QUEENS, N.Y. - The Jackson Heights Green Market is the largest green market in Queens. This year, it’s celebrating its 20th anniversary serving one of the borough's most diverse communities.

Open only on Sunday mornings, customers line up well before it opens at 8 in the morning, and vendors say business in the pandemic is up about 50 percent.

"A lot of new customers every week you know hearing about us from other customers word-of-mouth and they’re coming out,” said Glenn Bickelman, Green Market Vendor.

Jackson Heights is one of the top five busiest green markets in the city.

GrowNYC sponsors about 50 such markets in the five boroughs, about half of them year-round.

Social distancing rules apply here too, which means markets citywide have slashed about 40 percent of their resident farmers because there is simply no longer room for them in the often confined spaces where the markets exist.

It also means an end to trading recipes and tasting different produce.

"We’ve been here 12 years and not being able to really move aside and talk to our customers like we’ve done for 11 1/2 years or whatever. You know they ask questions. So we don’t do that no more because we need to keep everyone going,” said Bickelman.

GrowNYC doesn't have exact numbers for how much busier the markets are, but attribute the increase to customers appreciating an alternative to an indoor supermarket or grocery store with tight spaces that may scare shoppers away.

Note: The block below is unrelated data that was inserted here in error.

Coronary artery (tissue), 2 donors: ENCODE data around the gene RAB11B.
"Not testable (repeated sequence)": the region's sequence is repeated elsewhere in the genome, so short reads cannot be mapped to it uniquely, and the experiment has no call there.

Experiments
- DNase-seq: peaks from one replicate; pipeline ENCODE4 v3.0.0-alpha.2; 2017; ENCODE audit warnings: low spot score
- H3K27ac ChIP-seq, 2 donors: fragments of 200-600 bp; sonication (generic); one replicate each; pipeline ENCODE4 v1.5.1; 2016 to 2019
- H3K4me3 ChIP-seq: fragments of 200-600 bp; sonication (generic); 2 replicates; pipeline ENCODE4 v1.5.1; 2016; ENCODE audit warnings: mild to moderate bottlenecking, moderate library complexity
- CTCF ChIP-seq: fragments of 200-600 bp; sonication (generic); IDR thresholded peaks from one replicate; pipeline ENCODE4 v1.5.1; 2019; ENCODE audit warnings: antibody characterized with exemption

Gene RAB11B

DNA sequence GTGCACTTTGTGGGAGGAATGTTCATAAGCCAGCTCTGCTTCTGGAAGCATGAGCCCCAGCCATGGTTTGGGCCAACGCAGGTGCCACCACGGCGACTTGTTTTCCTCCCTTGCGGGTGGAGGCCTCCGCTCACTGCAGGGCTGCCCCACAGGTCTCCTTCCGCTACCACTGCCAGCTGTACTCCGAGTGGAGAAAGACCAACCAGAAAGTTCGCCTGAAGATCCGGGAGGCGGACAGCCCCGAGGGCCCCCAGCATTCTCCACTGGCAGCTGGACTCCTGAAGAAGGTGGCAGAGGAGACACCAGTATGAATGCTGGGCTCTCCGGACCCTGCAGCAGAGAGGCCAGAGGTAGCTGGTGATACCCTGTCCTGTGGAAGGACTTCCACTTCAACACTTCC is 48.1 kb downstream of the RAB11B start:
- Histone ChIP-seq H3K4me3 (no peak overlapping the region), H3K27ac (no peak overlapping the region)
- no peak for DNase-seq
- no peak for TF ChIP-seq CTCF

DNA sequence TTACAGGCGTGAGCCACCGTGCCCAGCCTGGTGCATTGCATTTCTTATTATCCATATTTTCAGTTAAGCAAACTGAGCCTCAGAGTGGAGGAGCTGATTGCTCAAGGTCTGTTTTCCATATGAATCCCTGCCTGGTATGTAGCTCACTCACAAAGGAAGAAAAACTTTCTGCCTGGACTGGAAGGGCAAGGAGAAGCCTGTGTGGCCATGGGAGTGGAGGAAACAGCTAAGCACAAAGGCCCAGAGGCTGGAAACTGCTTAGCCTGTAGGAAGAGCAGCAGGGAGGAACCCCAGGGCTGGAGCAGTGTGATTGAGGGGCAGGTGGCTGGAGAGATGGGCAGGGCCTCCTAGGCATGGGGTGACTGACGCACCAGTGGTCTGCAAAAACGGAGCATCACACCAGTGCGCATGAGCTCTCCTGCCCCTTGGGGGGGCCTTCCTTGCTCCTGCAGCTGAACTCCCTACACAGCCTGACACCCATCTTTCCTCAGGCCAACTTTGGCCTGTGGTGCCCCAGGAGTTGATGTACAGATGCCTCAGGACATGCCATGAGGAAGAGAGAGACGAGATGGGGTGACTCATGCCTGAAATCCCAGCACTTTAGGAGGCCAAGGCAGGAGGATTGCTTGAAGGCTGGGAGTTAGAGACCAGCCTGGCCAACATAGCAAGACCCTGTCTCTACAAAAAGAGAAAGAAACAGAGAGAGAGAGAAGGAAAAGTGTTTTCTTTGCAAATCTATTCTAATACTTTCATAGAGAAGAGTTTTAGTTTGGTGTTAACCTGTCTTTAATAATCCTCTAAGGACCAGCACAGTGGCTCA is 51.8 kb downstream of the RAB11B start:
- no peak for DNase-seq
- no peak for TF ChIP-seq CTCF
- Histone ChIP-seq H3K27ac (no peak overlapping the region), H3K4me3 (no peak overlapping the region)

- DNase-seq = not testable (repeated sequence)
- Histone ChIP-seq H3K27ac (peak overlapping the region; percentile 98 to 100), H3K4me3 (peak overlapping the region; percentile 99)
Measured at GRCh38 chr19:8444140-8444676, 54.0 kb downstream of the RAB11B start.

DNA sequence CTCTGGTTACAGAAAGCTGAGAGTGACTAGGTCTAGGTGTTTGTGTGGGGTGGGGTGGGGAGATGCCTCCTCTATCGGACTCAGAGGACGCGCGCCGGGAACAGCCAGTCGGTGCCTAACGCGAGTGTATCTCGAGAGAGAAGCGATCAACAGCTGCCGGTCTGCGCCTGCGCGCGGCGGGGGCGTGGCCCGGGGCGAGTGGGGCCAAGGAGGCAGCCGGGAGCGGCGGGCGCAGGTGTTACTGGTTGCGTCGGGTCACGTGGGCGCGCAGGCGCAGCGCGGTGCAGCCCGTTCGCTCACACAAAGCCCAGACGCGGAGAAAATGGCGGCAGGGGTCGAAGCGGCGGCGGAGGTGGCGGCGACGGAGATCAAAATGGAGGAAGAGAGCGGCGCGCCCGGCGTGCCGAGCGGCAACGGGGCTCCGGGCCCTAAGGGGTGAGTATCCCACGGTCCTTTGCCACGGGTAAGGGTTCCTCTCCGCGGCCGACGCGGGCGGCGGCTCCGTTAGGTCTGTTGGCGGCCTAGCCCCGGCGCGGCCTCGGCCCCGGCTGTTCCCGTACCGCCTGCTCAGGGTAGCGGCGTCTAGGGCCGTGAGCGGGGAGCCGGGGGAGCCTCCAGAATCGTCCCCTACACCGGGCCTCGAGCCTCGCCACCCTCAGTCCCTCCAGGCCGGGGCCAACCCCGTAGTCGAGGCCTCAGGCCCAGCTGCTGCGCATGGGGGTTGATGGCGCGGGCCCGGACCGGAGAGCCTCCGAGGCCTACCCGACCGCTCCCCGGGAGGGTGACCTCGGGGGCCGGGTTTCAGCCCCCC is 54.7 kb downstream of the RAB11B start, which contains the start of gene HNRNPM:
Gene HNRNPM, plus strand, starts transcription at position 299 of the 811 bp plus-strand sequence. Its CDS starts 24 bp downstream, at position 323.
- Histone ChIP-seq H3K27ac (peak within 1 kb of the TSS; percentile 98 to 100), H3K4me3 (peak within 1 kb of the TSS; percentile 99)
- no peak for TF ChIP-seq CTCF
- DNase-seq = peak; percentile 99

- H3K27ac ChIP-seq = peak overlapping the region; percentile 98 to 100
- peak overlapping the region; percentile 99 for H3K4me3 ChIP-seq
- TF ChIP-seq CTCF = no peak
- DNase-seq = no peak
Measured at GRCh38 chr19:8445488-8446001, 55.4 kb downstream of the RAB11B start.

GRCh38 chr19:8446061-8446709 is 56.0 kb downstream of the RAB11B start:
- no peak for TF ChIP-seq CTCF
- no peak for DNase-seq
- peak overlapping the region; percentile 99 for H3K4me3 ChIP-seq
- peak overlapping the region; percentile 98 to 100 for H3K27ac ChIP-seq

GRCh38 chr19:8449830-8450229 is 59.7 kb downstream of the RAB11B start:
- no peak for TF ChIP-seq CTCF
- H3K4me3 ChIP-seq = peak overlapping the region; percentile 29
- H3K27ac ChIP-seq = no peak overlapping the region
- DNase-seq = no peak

Still, at Jackson Heights, GrowNYC says they've got lots of new customers: those spending federal food money using SNAP dollars.

There's already a near 20 percent increase in SNAP spending here compared to the same time last year.

"Because of the economic reality of the city, we are seeing that more people are enrolling in SNAP. More people are unemployed and folks know that they can use their SNAP dollars at the Green market and at all of our food programs to be able to actually stretch that SNAP dollar," said Cheryl Huber, GrowNYC.

The Human Resources Administration tracks how many New Yorkers receive federal assistance for food benefits, and says it is too soon to qualify how many new applications have been filed since COVID-19 hit.

HRA does admit the increase has been "significant."